My rating: 3 of 5 stars
I have a love/hate relationship with literary prequels/sequels. I usually dislike them but I can’t seem to stay away. This one I didn’t hate. I didn’t love it either and honestly, this did not have to be about Victor Frankenstein to make it work and that, to me, is a weakness. Oppell very obviously did study the source material (though there is one detail I wonder if it was there but it’s been forever since I’ve read the book). The family is right for the character with the exception of the addition of Victor’s twin brother, Konrad.
They are identical in all ways. Together they find a hidden ‘Dark Library’ in a hidden vault within the honeycomb of secret passages in Castle Frankenstein. Alphonse Frankenstein, their father, warns them and their cousin and constant companion, Elizabeth from ever going there again. It’s too tempting for Victor how has a fascination with the alchemy and sorcery he finds there.
However, when his twin falls gravely ill from something that looks suspiciously like an autoimmune disease or leukemia (though the symptoms don’t quite fit), Victor turns to the Dark Library once more. In the actual Frankenstein book, Victor did have a deep interest in alchemists such as Cornelius Agrippa, Von Honheim (Paracelsus), and Albertus Magnus and this book gives him reason to. Victor finds the hidden, half burned tome that will decode the Gibberish alchemy texts were coded in.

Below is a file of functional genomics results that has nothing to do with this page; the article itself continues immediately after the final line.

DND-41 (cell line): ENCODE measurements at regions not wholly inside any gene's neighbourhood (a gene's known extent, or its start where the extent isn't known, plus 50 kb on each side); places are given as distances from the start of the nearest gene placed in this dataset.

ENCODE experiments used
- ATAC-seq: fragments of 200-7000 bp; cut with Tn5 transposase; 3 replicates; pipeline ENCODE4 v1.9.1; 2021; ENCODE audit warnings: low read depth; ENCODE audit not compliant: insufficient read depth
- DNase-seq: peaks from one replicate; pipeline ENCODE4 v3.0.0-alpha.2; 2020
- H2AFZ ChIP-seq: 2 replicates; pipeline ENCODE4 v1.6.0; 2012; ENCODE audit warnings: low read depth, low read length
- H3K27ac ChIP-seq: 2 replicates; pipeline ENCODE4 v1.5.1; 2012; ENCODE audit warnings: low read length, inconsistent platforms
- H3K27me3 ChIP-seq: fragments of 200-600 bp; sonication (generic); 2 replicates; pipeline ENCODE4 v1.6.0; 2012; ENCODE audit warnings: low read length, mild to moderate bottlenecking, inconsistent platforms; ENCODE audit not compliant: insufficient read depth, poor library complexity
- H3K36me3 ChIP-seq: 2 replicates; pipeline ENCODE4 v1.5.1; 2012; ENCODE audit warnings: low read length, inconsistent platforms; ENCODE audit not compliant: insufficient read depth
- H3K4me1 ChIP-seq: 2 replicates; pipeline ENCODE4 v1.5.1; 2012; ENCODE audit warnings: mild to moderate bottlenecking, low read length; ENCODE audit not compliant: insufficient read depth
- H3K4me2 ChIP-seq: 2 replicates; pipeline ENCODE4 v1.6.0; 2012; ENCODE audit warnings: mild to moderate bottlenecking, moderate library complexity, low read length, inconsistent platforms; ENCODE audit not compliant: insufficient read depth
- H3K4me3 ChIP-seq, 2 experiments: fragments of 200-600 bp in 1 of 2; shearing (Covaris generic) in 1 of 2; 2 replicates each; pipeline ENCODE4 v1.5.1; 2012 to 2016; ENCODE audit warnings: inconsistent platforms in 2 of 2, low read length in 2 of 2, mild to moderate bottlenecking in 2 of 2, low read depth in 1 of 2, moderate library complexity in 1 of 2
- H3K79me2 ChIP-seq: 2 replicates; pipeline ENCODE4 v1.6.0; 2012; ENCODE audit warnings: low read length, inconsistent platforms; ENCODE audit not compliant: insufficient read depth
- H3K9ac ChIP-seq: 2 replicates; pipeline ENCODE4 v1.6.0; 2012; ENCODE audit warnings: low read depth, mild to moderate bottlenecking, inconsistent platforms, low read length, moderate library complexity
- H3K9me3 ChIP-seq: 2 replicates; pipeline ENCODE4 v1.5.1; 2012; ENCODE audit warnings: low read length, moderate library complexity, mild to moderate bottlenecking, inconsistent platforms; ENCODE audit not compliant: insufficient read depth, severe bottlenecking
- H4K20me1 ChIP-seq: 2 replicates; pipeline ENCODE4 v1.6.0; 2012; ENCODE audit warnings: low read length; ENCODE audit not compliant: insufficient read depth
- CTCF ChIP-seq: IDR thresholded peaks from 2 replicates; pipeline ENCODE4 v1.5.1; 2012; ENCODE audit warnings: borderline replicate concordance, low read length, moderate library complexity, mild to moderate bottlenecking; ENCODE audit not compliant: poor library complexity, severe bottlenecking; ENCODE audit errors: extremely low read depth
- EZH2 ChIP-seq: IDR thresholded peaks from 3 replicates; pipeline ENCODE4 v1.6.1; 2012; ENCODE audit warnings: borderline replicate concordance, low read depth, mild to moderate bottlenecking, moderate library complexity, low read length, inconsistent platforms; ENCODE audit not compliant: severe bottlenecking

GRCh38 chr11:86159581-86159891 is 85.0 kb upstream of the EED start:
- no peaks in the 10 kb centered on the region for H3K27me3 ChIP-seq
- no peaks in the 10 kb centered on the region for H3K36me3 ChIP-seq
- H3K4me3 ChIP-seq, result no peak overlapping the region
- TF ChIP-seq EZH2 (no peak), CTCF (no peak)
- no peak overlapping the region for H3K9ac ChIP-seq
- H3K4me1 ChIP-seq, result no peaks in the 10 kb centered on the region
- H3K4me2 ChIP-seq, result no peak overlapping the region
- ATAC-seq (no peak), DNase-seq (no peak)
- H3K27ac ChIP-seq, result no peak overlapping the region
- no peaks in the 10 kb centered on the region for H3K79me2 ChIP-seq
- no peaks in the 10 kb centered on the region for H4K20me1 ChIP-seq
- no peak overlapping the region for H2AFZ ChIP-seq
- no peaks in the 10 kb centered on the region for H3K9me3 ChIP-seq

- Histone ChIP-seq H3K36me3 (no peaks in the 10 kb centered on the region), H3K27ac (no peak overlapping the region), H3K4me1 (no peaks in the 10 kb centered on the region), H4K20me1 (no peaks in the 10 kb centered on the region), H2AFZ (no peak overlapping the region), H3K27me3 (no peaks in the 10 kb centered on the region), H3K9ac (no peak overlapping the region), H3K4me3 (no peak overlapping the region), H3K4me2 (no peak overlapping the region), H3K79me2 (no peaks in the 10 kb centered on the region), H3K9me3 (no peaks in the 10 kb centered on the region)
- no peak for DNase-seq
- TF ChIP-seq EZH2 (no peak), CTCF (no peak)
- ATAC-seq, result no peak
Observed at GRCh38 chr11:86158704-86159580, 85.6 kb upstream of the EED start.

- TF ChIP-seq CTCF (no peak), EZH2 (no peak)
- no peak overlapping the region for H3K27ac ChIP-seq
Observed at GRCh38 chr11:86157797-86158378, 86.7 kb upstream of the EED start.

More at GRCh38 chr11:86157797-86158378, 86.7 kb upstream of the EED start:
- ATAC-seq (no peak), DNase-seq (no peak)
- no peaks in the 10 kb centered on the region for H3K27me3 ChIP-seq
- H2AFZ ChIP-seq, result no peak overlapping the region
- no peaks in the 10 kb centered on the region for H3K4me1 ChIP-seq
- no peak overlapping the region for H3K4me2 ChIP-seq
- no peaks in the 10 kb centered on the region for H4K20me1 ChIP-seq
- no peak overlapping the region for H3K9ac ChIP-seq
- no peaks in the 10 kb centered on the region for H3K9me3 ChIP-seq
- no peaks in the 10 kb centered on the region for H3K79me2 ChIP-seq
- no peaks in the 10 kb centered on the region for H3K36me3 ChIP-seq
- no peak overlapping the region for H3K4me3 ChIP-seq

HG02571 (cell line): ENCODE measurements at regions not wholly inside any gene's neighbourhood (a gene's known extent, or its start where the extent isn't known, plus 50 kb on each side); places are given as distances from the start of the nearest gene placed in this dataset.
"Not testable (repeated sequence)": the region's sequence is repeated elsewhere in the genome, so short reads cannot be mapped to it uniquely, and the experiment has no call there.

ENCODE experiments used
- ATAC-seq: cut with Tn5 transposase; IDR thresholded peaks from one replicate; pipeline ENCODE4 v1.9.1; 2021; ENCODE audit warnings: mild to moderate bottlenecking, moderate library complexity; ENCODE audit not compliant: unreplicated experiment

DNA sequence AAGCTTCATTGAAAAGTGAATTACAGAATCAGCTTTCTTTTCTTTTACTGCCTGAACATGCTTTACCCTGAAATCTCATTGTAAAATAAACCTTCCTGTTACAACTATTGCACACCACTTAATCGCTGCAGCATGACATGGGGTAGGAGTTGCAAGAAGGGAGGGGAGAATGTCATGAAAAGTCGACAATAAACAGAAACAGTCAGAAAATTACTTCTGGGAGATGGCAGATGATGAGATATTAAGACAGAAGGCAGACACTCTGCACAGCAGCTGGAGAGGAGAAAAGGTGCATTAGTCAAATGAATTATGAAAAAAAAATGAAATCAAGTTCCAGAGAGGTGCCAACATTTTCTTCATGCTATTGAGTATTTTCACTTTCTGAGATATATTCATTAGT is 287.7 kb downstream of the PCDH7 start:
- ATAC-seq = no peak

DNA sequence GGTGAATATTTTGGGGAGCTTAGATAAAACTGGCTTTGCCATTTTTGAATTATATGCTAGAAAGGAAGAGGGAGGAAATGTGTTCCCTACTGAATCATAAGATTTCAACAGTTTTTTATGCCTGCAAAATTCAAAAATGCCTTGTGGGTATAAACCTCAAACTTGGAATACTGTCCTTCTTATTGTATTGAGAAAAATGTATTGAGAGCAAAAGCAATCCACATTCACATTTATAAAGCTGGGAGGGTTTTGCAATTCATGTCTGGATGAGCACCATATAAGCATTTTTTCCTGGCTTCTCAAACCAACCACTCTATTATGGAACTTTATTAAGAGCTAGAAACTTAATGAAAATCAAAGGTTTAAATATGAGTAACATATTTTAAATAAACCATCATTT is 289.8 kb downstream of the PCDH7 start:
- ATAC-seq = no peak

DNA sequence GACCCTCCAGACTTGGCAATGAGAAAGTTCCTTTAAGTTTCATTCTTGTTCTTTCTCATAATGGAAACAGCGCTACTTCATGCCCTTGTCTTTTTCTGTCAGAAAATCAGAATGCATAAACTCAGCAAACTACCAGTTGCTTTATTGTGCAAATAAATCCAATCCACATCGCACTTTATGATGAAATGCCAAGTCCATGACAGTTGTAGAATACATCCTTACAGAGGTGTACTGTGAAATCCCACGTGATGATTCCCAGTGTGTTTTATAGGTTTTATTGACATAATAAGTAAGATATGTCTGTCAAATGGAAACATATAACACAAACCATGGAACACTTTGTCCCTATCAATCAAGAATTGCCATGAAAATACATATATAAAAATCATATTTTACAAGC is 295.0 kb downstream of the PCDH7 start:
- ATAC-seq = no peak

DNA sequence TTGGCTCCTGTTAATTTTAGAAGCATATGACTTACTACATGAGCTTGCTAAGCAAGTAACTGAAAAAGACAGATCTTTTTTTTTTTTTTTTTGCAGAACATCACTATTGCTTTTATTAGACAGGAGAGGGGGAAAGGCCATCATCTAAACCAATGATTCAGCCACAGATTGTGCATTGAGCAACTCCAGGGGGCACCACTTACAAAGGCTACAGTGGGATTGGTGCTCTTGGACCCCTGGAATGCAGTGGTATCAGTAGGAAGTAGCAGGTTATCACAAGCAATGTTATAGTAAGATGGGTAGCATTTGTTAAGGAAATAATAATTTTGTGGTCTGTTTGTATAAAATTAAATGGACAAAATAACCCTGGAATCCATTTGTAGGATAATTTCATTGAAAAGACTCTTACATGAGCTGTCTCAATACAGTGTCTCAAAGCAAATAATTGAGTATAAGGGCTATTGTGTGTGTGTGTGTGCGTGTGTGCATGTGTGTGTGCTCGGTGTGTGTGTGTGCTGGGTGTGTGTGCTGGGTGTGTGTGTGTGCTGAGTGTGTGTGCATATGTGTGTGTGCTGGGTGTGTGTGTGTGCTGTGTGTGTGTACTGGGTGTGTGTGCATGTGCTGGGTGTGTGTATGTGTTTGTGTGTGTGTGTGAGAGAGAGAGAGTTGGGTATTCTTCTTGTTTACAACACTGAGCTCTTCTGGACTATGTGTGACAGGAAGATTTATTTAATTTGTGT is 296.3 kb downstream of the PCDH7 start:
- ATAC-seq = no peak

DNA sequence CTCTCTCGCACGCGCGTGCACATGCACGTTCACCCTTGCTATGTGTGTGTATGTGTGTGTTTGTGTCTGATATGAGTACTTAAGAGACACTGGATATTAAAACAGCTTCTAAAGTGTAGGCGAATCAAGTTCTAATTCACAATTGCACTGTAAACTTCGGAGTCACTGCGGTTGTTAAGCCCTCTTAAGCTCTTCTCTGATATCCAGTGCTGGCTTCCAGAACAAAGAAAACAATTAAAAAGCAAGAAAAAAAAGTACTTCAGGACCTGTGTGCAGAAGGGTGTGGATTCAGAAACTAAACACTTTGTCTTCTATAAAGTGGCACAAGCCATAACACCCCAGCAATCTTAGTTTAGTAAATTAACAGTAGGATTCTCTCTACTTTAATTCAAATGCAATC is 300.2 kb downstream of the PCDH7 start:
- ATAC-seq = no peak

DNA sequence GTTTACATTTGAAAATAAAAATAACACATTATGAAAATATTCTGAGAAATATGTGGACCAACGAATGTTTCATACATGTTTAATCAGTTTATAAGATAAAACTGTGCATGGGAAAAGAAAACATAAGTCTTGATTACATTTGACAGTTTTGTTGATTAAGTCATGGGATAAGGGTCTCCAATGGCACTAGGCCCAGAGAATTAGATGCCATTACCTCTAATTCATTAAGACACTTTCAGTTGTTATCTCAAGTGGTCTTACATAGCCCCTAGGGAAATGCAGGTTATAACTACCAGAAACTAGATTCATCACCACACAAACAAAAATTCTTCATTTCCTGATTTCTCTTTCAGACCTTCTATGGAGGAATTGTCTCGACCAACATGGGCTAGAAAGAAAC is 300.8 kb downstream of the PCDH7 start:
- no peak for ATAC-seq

His mother’s head maid turns him onto Dr. Polidori, someone who had been a successful alchemist until someone died and Victor’s own father barely saved the man from hanging. Polidori is now crippled and wheelchair bound with Krake, a lynx, as his companion. Polidori promises to help decode the text and make the Elixir of Life for Victor.
In his quest to make the Philosopher’s Stone, Victor, accompanied by the fiery Elizabeth and his poet friend, Henry, have to track down three nearly impossible ingredients and they have to do it before Konrad dies.
In the middle of this, it takes a dark bounce when Victor realizes he and his twin are in love with Elizabeth (and if you’ve read the source material you know how this turns out). However his is a devious and jealous manipulative love which frankly takes him down several pegs in my eyes. This, along with the very dark and over the top ending took it from four stars down to three. That said, it ends right where I figured it would. Warning both man and beast suffer greatly at various points so it’s not for the sensitive. It’s going to be a movie (well kudos for not being yet another 70’s TV show option) and there is another book to come. Also kudos to the author for the in-joke with the alchemist being named Polidori. If you don’t know who John Polidori really was, I’ll let you explore the joke on your own.
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